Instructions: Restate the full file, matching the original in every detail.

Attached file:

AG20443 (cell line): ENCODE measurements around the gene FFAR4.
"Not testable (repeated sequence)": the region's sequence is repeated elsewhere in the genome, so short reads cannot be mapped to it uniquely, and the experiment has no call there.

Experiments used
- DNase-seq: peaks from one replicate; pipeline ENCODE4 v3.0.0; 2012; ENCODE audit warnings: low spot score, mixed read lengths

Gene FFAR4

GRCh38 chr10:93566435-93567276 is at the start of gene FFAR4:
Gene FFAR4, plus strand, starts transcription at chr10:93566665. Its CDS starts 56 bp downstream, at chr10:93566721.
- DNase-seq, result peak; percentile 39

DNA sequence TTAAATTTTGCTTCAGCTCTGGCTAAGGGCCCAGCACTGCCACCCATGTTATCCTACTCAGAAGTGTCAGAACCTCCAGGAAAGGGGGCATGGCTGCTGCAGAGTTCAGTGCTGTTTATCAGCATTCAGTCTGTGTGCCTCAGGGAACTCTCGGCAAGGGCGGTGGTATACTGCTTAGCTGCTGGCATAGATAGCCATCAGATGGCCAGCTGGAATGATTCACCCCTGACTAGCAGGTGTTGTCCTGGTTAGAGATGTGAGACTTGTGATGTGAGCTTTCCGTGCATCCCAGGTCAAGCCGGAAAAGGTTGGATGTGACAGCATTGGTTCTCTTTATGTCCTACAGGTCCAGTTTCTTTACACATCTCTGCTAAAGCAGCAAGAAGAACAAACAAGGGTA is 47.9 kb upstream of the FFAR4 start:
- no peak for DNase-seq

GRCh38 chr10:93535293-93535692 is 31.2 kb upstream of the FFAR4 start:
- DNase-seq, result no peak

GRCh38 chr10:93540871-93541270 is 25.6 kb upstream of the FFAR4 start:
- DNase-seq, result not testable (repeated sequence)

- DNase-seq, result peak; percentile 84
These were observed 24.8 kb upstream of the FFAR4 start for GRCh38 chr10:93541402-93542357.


AG20443 (cell line): ENCODE measurements around the gene FFAR4.
"Not testable (repeated sequence)": the region's sequence is repeated elsewhere in the genome, so short reads cannot be mapped to it uniquely, and the experiment has no call there.

Experiments used
- DNase-seq: peaks from one replicate; pipeline ENCODE4 v3.0.0; 2012; ENCODE audit warnings: low spot score, mixed read lengths

Gene FFAR4

GRCh38 chr10:93566435-93567276 is at the start of gene FFAR4:
Gene FFAR4, plus strand, starts transcription at chr10:93566665. Its CDS starts 56 bp downstream, at chr10:93566721.
- DNase-seq, result peak; percentile 39

DNA sequence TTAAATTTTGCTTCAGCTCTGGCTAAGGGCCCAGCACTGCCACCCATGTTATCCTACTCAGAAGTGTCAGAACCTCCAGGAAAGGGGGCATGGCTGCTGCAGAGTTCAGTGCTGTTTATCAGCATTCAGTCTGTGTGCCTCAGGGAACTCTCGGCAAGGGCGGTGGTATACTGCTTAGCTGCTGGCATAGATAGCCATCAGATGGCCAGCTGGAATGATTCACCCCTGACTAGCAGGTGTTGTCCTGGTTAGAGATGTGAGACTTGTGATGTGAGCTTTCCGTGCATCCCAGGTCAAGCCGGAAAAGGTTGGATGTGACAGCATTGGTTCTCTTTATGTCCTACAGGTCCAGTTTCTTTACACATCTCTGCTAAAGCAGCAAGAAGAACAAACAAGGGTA is 47.9 kb upstream of the FFAR4 start:
- no peak for DNase-seq

GRCh38 chr10:93535293-93535692 is 31.2 kb upstream of the FFAR4 start:
- DNase-seq, result no peak

GRCh38 chr10:93540871-93541270 is 25.6 kb upstream of the FFAR4 start:
- DNase-seq, result not testable (repeated sequence)

- DNase-seq, result peak; percentile 84
These were observed 24.8 kb upstream of the FFAR4 start for GRCh38 chr10:93541402-93542357.